More Taxes than Meet the Eye in Obama’s Budget

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Yesterday’s budget from President Obama claimed to raise taxes by $650 billion, which would come in addition to the $650 billion in tax hikes in January 2013. However, it appears that the president wants much more money from our pocketbooks. The exact amount isn’t entirely clear due to the games the Office of Management and Budget is playing with its various tables. But if the president had his way, more than $1 trillion in tax hikes would be coming.

Here are some of the tax hikes the president is proposing:

  • “Buffett tax” ($53 billion): President Obama resurrected this tax idea, which would require high-income individuals to pay at least 30 percent of their incomes in taxes.
  • Limiting tax deductions ($598 billion): President Obama would limit the value of itemized deductions for high-income earners.
  • Changes to the “death tax” ($131 billion): The president suggests going back to the estate tax rules of 2009, which would increase the marginal tax rate on estates and lower the exemption, subjecting more assets to taxation.
  • Changes to oil and gas taxation ($44 billion): Frequently criticized by the president, these tax provisions are generally not subsidies to oil and gas companies, but instead ameliorate the tax code’s improper treatment of capital expenditures.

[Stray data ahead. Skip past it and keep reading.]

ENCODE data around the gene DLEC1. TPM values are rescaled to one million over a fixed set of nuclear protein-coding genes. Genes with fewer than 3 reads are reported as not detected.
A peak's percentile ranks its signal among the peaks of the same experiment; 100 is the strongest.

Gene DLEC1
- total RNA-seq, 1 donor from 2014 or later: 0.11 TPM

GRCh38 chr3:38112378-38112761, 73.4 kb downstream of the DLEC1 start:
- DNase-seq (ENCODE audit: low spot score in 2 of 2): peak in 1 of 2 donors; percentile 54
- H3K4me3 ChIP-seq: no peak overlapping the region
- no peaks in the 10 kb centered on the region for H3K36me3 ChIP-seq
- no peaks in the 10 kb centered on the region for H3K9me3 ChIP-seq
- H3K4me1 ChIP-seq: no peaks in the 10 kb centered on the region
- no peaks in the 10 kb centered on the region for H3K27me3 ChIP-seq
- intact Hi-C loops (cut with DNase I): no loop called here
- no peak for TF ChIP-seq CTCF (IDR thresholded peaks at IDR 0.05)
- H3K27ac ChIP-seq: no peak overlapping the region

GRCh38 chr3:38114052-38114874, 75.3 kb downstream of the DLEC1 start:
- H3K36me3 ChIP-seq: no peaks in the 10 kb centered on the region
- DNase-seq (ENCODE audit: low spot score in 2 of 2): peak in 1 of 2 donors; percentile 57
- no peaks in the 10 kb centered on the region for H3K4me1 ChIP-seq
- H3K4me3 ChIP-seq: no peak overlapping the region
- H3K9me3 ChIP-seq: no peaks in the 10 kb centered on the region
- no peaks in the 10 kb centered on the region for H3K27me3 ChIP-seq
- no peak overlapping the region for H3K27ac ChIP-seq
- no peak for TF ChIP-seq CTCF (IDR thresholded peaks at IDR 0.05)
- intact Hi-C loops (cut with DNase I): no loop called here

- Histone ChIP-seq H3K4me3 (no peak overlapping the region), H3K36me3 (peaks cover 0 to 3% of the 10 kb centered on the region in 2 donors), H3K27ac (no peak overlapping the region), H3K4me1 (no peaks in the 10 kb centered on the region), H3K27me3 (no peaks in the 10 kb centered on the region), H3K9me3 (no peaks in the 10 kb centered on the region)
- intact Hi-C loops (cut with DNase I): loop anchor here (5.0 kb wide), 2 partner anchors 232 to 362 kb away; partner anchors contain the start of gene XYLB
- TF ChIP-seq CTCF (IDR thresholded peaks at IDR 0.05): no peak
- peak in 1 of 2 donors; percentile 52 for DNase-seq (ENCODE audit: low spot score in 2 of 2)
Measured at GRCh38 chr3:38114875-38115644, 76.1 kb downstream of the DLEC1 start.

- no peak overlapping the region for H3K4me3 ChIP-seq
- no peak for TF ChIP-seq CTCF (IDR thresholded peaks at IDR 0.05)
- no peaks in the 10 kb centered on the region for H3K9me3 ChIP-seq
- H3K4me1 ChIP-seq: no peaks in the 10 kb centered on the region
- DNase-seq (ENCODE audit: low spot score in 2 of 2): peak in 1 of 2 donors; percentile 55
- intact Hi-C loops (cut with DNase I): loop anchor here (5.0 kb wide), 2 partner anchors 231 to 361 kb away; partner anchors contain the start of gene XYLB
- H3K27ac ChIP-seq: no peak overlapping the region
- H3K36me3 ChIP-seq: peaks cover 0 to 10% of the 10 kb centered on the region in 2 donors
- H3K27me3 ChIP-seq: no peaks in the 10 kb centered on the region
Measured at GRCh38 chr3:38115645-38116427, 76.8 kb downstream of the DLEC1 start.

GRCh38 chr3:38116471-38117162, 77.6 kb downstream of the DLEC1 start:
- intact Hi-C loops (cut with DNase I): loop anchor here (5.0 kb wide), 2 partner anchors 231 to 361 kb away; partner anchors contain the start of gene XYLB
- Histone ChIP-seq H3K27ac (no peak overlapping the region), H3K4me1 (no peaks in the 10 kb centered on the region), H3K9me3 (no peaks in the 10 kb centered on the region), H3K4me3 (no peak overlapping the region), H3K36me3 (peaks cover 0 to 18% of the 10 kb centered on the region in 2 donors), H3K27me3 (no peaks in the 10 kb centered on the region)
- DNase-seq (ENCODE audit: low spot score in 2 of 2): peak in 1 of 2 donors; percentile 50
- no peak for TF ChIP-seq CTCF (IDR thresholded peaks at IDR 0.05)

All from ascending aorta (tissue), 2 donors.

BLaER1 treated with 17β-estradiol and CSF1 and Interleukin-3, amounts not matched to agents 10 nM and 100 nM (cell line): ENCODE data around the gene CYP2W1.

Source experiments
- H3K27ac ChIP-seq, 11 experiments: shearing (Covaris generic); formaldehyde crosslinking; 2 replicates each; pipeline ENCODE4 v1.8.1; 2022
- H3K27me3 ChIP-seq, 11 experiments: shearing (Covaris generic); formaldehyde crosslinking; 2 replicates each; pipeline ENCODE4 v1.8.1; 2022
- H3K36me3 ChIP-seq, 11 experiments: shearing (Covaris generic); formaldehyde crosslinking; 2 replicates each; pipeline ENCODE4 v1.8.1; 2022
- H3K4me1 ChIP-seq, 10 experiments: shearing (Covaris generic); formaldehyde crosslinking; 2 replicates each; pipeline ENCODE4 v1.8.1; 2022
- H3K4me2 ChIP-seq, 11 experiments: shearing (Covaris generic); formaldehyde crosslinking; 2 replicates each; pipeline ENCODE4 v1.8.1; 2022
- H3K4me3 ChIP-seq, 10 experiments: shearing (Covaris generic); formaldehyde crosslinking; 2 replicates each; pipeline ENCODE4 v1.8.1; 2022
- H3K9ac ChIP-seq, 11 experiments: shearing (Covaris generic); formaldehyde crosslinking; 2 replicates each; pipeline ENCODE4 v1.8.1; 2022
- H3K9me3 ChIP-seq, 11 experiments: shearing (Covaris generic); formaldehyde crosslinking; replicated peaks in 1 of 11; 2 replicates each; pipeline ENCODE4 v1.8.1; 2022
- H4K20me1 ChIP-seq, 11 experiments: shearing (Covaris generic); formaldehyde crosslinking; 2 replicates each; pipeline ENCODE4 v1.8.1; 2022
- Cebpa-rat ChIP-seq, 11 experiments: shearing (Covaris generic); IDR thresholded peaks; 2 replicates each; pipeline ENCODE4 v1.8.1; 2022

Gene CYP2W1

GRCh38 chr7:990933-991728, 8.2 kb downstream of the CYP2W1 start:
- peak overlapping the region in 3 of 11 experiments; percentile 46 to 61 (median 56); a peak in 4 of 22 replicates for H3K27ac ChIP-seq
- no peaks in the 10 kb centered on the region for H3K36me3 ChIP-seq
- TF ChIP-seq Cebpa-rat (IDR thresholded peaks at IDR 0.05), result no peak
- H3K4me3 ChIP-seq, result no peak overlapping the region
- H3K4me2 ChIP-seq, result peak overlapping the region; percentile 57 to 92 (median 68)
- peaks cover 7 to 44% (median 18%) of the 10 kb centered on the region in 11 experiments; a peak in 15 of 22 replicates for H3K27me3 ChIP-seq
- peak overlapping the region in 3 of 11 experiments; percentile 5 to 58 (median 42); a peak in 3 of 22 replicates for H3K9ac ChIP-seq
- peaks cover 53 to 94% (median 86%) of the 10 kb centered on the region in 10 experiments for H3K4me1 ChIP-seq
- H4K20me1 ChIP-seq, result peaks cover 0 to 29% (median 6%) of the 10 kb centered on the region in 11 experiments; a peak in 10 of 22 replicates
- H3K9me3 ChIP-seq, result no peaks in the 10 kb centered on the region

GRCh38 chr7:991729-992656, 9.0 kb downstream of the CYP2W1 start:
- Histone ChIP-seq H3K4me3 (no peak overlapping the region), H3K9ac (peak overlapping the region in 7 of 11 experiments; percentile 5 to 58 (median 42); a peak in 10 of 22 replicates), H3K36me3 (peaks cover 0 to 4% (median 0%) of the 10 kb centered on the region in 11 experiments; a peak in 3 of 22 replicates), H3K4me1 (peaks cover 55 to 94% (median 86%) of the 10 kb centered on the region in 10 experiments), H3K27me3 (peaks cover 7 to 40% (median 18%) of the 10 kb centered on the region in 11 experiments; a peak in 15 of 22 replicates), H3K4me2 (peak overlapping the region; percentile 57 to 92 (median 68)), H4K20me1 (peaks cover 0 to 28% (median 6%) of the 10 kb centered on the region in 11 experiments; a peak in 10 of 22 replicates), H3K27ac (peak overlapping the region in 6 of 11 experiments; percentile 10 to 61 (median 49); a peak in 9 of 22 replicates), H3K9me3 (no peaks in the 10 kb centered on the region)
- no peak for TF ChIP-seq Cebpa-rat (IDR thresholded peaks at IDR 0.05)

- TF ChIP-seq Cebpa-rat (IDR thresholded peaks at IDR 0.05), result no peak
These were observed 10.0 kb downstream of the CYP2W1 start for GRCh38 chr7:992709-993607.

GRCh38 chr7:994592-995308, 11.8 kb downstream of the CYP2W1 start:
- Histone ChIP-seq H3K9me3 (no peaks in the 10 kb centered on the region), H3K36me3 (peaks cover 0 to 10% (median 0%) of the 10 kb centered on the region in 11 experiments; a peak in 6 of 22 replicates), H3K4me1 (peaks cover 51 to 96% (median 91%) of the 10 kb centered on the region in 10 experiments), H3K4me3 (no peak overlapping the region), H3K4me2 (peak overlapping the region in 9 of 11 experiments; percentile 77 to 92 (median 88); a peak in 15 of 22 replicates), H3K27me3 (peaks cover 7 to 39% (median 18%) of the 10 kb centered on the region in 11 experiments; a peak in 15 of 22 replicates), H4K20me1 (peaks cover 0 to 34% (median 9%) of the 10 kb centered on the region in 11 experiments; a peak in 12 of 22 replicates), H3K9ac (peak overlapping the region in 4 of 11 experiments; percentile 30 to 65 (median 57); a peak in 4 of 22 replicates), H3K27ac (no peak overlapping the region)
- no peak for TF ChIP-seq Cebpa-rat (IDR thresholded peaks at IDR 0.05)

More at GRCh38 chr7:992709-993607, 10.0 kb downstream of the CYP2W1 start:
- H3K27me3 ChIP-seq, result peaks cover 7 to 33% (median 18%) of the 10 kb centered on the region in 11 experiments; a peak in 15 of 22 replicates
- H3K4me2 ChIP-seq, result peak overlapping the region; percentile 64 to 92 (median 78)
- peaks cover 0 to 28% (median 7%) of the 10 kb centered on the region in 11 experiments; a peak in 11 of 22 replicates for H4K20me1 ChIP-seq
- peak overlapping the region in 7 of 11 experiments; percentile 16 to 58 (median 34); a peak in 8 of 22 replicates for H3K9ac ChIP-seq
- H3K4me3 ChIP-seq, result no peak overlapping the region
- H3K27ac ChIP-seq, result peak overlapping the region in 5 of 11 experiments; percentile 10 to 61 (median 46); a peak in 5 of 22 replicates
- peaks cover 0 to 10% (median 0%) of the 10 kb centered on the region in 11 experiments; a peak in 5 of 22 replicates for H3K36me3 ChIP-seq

• Changes to international taxation ($276 billion): Instead of moving the United States to a territorial tax system like most other industrialized countries, the president moves in the opposite direction and proposes further raising taxes on corporations with overseas earnings.
  • Cap on 401(k) and IRA contributions ($28 billion): This provision would prohibit individuals from contributing to retirement accounts if their balances were greater than $3 million.
  • Increase in tobacco taxes ($78 billion): To pay for his universal pre-K proposal, President Obama would increase the tobacco tax from $1.10/pack to $1.95/pack.

On tax policy, the president’s budget trots out old, tired, blame-the-rich rhetoric rather than tackling the country’s real problems.